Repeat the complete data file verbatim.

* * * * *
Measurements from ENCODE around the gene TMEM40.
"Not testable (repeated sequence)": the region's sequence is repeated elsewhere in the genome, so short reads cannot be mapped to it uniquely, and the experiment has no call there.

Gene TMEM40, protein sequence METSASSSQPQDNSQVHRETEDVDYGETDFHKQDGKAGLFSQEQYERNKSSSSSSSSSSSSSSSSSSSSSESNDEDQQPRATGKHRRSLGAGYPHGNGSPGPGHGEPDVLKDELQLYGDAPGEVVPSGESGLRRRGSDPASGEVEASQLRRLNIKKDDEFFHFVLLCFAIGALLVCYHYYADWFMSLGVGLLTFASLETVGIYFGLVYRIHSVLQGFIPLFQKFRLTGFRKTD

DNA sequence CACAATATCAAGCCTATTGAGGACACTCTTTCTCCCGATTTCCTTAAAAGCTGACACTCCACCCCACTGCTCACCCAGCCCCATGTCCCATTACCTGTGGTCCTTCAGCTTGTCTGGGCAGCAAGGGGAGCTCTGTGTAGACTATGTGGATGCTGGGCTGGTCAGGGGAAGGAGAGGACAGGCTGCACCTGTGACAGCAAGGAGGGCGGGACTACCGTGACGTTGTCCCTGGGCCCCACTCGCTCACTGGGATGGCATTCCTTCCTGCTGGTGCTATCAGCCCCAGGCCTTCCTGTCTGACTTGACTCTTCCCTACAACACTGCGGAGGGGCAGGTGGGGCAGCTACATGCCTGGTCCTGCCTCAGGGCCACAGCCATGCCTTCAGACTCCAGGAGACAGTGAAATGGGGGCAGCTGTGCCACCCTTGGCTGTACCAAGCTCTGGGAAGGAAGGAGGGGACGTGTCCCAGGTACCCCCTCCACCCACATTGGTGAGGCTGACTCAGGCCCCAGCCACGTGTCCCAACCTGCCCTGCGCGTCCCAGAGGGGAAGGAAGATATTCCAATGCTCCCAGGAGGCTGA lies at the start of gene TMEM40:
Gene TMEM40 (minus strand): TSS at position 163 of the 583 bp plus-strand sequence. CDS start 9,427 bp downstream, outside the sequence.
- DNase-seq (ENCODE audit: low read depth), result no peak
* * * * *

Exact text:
Measurements from ENCODE around the gene TMEM40.
"Not testable (repeated sequence)": the region's sequence is repeated elsewhere in the genome, so short reads cannot be mapped to it uniquely, and the experiment has no call there.

Gene TMEM40, protein sequence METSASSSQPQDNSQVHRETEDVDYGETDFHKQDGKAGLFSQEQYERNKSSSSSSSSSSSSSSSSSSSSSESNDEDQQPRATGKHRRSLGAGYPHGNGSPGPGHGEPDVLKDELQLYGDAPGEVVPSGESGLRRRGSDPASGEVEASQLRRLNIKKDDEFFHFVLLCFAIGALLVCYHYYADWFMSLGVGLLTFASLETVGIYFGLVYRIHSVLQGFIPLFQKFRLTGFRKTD

DNA sequence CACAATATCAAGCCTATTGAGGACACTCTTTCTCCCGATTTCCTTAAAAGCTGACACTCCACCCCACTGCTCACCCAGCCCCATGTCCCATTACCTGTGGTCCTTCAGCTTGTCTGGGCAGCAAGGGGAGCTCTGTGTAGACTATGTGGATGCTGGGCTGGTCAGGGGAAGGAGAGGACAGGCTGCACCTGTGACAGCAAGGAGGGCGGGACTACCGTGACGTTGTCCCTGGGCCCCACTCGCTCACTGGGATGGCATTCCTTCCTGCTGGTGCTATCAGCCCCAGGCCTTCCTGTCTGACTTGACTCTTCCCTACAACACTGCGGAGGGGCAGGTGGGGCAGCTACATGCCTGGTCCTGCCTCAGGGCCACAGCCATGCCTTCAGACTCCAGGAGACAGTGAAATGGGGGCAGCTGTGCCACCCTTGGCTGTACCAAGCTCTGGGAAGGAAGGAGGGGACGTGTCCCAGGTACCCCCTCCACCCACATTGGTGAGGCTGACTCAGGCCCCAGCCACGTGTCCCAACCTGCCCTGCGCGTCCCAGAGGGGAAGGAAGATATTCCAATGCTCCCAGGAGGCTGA lies at the start of gene TMEM40:
Gene TMEM40 (minus strand): TSS at position 163 of the 583 bp plus-strand sequence. CDS start 9,427 bp downstream, outside the sequence.
- DNase-seq (ENCODE audit: low read depth), result no peak